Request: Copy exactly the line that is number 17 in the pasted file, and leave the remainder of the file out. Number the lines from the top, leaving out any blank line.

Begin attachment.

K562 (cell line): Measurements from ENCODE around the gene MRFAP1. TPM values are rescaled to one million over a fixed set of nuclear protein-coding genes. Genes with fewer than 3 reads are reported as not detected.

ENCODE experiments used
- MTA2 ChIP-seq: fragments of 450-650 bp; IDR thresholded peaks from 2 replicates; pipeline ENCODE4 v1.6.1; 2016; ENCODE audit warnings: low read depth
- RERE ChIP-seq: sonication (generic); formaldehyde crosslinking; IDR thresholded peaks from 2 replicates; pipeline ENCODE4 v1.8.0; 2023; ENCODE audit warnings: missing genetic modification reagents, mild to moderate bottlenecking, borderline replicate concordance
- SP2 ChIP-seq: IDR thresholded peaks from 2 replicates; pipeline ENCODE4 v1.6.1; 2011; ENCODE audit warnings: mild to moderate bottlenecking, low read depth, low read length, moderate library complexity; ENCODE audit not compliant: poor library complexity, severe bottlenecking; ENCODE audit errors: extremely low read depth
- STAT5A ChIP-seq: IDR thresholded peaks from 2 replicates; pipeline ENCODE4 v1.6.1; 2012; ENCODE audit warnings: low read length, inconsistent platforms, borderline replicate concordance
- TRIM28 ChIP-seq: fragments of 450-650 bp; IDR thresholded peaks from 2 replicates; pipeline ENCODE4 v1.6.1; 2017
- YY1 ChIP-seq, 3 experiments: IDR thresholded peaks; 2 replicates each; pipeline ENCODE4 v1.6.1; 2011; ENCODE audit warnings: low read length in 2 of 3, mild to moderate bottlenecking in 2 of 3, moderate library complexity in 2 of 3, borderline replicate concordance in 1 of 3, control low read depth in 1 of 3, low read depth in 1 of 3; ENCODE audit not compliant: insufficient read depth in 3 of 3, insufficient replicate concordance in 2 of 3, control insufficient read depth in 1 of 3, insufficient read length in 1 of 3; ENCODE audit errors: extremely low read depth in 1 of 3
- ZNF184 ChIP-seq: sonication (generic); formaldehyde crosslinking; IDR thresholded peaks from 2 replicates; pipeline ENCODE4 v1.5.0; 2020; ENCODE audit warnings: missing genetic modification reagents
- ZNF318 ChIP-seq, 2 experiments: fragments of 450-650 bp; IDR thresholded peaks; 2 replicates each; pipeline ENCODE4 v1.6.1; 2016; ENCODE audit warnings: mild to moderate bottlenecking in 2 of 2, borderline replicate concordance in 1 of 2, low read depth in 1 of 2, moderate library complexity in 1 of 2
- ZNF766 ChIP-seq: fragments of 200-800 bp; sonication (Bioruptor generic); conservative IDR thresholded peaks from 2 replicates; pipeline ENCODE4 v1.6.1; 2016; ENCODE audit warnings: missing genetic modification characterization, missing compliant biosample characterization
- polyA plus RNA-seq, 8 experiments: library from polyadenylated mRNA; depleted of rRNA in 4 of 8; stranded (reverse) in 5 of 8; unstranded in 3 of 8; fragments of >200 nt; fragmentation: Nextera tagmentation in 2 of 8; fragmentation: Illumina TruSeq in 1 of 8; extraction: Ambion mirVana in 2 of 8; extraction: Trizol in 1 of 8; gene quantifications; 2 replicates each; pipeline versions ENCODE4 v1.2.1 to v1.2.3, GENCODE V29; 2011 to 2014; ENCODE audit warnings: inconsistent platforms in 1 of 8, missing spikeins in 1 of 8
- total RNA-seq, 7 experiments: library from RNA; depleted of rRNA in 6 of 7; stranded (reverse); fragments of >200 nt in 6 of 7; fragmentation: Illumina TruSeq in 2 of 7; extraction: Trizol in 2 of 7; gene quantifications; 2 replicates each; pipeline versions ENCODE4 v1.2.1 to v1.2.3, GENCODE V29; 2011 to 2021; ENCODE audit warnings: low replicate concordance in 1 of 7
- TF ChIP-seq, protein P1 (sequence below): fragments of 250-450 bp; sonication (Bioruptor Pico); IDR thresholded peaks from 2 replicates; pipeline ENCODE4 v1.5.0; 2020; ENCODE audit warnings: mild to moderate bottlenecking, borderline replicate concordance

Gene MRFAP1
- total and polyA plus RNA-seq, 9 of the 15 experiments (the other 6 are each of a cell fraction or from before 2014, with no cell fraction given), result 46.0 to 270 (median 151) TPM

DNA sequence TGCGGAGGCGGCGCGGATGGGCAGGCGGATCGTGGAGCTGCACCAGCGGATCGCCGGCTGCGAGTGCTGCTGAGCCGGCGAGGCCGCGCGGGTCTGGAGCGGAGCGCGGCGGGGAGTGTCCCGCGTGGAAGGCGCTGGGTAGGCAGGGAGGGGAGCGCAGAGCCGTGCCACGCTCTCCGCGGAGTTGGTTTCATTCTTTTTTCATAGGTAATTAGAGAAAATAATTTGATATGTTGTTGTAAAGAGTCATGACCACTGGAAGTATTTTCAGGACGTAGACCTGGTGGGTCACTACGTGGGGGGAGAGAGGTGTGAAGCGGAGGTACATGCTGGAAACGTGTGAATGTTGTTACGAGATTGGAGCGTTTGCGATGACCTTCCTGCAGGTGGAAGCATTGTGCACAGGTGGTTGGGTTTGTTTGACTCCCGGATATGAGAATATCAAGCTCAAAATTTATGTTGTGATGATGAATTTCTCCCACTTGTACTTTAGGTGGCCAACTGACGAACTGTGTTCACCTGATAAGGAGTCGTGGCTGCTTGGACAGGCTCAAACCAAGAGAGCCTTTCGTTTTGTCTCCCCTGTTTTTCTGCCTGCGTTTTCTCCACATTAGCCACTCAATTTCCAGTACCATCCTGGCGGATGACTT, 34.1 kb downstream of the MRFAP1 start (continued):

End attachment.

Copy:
DNA sequence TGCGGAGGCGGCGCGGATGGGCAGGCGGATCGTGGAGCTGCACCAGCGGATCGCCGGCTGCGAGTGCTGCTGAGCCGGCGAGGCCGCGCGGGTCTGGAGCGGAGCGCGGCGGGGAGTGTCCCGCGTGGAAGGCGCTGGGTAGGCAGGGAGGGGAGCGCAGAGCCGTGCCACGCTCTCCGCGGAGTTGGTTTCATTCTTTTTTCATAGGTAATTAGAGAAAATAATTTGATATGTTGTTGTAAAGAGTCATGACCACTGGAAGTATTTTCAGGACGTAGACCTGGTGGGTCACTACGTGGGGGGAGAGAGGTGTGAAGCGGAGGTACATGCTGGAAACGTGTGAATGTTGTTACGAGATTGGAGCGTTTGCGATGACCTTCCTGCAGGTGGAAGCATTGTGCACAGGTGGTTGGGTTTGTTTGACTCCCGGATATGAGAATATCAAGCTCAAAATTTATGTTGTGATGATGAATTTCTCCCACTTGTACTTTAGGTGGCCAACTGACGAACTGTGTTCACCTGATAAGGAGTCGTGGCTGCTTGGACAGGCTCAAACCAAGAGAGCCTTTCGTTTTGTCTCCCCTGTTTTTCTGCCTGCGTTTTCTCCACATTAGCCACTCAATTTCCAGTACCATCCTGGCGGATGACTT, 34.1 kb downstream of the MRFAP1 start (continued):